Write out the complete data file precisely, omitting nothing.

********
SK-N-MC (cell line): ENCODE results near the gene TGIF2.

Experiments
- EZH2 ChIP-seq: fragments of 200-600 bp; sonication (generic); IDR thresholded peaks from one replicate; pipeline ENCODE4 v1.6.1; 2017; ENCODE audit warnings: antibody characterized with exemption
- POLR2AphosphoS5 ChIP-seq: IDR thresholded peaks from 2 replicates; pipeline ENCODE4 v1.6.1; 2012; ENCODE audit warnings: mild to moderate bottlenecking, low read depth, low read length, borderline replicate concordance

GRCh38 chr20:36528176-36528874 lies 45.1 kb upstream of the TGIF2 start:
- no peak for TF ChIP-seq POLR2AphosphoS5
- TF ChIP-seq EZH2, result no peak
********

SK-N-MC (cell line): ENCODE results near the gene TGIF2.

Experiments
- EZH2 ChIP-seq: fragments of 200-600 bp; sonication (generic); IDR thresholded peaks from one replicate; pipeline ENCODE4 v1.6.1; 2017; ENCODE audit warnings: antibody characterized with exemption
- POLR2AphosphoS5 ChIP-seq: IDR thresholded peaks from 2 replicates; pipeline ENCODE4 v1.6.1; 2012; ENCODE audit warnings: mild to moderate bottlenecking, low read depth, low read length, borderline replicate concordance

GRCh38 chr20:36528176-36528874 lies 45.1 kb upstream of the TGIF2 start:
- no peak for TF ChIP-seq POLR2AphosphoS5
- TF ChIP-seq EZH2, result no peak